ANSI FCI 70-2 supercedes ANSI B16.104 and specifies six different seat leakage classifications; class 1 to class VI. Class I is also know as dust tight and can refer to metal or resilient seated valves. Class IV is also known as metal to metal. It is the kind of leakage rate you can expect from a valve with a metal shut-off disc and metal seat. Class Vl is known as a soft seat classification. Soft Seat Valves are those where the seat or shut-off disc or both are made from some kind of resilient material such as Teflon. Leakage Maximum Leakage Test Medium Test Pressure Test Procedure Class Allowable No test required, I ------as long as purchaser and vendor both agree. Air or water at 45-60 psig or max. operating Pressure applied to valve inlet with outlet open to atmosphere or connected to a low head loss II 0.5% of rated capacity 50-125F (10-52) differential whichever is lower measuring device full normal closing thrust provided by actuator. III 0.1% of rated capacity As above As above As above 0.01% of rated IV As above As above As above capacity 0.0005 ml per minute Max service pressure drop across Pressure applied to valve inlet after filling entire body cavity and connected piping with water and of water per inch of Water at 50 to 125F V valve plug, not to exceed ANSI body stroking valve plug closed. Use net specified max actuator thrust, but no more, even if available during port diameter per psi (10 to 52C) rating. test. Allow time for leakage flow to stabilize. differential Not to exceed amounts 50 psig or max rated differential shown in following Air or nitrogen at 50 Actuator should be adjusted to operating conditions specified with full normal closing thrust applied to VI pressure across valve plug whichever table based on port to 125 F (10to52C) valve plug seat. Allow time for leakage flow to stabilize and use suitable measuring device. is lower. diameter.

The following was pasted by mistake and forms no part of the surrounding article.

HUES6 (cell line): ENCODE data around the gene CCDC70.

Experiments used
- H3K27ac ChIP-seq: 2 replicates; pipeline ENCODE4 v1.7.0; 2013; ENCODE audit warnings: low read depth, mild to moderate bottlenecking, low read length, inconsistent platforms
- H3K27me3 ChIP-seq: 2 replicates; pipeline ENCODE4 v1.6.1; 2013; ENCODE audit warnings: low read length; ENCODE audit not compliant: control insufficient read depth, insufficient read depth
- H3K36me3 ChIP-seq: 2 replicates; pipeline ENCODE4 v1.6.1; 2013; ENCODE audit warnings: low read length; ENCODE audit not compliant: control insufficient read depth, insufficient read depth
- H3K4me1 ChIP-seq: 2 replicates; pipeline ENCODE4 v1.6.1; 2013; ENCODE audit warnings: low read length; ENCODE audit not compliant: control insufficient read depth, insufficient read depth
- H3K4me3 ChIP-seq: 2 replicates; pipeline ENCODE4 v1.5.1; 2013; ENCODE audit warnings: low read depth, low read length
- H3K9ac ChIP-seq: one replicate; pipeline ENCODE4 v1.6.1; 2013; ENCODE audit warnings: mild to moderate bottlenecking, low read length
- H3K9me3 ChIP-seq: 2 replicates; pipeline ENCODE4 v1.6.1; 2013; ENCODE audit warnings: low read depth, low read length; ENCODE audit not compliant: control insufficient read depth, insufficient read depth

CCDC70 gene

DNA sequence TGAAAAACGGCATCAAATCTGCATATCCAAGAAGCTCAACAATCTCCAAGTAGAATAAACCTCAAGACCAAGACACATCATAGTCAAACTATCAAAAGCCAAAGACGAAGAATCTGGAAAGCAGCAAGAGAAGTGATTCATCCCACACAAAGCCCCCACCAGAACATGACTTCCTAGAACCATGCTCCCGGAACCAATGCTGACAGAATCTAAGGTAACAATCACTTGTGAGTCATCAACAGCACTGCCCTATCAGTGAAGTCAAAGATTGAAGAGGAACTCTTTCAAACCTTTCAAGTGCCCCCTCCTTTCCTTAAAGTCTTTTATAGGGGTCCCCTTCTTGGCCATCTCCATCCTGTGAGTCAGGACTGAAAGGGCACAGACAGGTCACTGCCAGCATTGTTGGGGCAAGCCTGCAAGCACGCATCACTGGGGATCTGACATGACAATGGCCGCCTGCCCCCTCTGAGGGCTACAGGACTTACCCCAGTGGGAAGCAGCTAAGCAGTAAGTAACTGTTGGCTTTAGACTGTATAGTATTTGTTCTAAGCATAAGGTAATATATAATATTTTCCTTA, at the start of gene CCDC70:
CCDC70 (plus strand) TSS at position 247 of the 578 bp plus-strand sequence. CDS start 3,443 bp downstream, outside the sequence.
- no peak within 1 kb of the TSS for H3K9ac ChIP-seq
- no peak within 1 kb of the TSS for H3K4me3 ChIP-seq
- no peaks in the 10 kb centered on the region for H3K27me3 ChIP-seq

CONTROL VALVE SEAT LEAKAGE CLASSIFICATIONS Nominal Port Diameter Inches 3 4 6 Nominal Port Diameter mm 76 102 152 Leak Rate ml/min 0.9 1.7 4 Leak Rate bubbles/min 6 11 27

8 203 6.75 45 10 254 9 63 12 305 11.5 81 Bubbles per minute as tabulated are a suggested alternative based on a suitable calibrated measuring device, in this case a 0.25-inch OD X 0.032-inch wall tube submerged in water to a depth of from 1/8 to 1/4 inch. The tube end shall be cut square and smooth with no chamfers or burrs. The tube axis shall be perpendicular to the surface of the water. Other measuring devices may be constructed and the number of bubbles per minute may differ from those shown as long as they correctly indicate the flow in milliliters per minute.

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07/05/2012 01:49 p.m.

Valve Leakage classification

http://www.contractorsunlimited.co.uk/toolbox/valve-leakage.shtml

The US based Manufacturers Standardization Society of the Valve and Fittings Industry is a non-profit technical association organised for development and improvement of industry, national and international codes and standards for, amongst other things, valves. Section 5 of their Pressure Testing of Steel Valves, MSS-SP-61 1999 relates to seat closure tests, and defines the following leakage rates: - GATE, GLOBE, BALL VALVES: 10 cc/hr per inch of nominal pipe diameter. (e.g. A 6" globe valve is allowed to leak 60 cc/hr in a test) - CHECK VALVES: 40 cc/hr per inch of nominal pipe diameter All shutoff or isolation valves specified to MSS-SP-61 must pass the above standards. The seat closure test must be performed at a fluid (liquid or gas) pressure no less than 1.1 times the 1000F (380C) rating rounded to the next 5 psi (0.5 bar).

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07/05/2012 01:49 p.m.